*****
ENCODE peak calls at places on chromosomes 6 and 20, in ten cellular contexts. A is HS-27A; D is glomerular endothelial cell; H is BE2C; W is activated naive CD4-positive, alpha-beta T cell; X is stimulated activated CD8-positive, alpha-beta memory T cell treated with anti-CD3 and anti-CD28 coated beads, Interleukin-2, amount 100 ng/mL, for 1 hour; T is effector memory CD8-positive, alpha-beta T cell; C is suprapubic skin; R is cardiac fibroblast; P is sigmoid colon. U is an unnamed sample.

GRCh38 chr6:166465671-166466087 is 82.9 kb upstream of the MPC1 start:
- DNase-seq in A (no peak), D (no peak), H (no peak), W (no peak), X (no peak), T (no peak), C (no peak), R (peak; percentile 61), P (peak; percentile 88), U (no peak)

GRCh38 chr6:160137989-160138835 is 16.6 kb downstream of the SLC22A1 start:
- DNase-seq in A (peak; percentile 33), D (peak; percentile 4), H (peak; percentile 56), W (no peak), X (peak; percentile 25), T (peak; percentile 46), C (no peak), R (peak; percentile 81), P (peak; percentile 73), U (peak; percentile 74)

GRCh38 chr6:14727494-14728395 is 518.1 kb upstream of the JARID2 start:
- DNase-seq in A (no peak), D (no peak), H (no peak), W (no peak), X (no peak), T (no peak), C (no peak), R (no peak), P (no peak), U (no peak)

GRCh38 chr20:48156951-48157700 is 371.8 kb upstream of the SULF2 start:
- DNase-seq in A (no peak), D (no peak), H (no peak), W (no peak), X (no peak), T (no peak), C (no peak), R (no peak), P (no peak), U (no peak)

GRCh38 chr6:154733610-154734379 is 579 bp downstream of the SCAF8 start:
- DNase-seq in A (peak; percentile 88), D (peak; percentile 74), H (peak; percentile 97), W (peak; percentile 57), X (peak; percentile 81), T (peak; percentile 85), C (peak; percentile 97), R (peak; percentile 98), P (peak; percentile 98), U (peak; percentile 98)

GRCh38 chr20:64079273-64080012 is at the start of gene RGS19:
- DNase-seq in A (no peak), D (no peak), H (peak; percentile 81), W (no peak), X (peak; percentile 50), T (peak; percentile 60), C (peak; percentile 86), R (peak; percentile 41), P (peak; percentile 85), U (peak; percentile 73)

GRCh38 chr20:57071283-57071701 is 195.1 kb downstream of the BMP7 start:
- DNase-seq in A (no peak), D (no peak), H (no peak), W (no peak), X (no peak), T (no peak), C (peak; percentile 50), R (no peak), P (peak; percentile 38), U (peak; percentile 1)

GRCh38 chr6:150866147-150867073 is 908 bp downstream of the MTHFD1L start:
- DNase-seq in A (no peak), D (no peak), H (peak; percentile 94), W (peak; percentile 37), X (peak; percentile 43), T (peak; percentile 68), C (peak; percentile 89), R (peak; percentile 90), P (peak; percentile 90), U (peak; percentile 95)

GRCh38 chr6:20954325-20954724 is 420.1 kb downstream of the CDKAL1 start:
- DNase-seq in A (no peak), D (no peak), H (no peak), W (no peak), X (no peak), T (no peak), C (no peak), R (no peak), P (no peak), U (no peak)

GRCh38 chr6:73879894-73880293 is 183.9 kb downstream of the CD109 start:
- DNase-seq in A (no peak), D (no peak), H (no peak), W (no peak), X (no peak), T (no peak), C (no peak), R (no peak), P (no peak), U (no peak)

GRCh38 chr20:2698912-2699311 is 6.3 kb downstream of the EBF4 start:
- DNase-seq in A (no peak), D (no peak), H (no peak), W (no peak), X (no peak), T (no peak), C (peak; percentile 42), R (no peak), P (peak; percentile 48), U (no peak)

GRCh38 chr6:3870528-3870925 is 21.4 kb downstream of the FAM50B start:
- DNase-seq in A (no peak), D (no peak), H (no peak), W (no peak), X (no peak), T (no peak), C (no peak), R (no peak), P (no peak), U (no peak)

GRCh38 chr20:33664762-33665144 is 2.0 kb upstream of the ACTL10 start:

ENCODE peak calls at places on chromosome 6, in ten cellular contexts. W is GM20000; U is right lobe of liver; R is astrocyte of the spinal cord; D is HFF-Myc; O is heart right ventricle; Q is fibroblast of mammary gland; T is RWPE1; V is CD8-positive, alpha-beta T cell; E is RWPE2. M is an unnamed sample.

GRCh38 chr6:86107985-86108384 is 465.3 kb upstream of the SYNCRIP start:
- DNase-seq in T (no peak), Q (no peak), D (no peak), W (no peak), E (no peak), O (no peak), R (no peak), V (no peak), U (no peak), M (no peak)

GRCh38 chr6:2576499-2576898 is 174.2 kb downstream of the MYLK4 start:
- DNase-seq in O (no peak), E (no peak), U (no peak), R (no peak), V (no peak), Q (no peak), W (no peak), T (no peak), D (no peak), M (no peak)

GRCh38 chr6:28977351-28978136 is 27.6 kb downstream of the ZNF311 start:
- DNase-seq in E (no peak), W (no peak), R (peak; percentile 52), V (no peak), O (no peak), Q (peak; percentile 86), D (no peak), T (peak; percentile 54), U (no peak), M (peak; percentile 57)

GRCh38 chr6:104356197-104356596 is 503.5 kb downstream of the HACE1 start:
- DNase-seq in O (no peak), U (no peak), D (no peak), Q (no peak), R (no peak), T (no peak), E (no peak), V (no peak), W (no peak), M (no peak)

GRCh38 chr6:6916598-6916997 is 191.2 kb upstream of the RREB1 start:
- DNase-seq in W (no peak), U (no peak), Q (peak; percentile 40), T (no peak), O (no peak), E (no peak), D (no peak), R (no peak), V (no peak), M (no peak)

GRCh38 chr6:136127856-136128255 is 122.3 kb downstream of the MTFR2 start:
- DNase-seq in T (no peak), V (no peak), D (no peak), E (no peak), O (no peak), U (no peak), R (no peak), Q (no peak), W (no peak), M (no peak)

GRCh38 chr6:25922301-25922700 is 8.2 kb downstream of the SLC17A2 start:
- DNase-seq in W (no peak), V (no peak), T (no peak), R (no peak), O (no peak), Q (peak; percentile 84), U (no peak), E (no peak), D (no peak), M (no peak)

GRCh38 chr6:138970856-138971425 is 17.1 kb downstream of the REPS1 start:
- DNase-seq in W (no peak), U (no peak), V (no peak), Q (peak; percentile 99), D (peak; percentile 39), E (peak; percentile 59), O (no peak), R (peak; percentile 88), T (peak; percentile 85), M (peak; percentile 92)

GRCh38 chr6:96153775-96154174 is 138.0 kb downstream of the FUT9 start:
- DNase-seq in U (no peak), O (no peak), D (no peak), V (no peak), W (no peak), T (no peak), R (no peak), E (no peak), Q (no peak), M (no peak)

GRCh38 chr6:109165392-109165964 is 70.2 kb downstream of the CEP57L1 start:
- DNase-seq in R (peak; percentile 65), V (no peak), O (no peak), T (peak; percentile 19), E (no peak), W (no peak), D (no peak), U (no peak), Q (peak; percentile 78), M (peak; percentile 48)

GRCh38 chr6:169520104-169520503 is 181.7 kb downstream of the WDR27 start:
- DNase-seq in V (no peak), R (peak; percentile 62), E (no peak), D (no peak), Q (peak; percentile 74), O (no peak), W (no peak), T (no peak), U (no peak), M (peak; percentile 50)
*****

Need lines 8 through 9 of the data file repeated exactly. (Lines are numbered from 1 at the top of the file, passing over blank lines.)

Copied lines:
GRCh38 chr20:48156951-48157700 is 371.8 kb upstream of the SULF2 start:
- DNase-seq in A (no peak), D (no peak), H (no peak), W (no peak), X (no peak), T (no peak), C (no peak), R (no peak), P (no peak), U (no peak)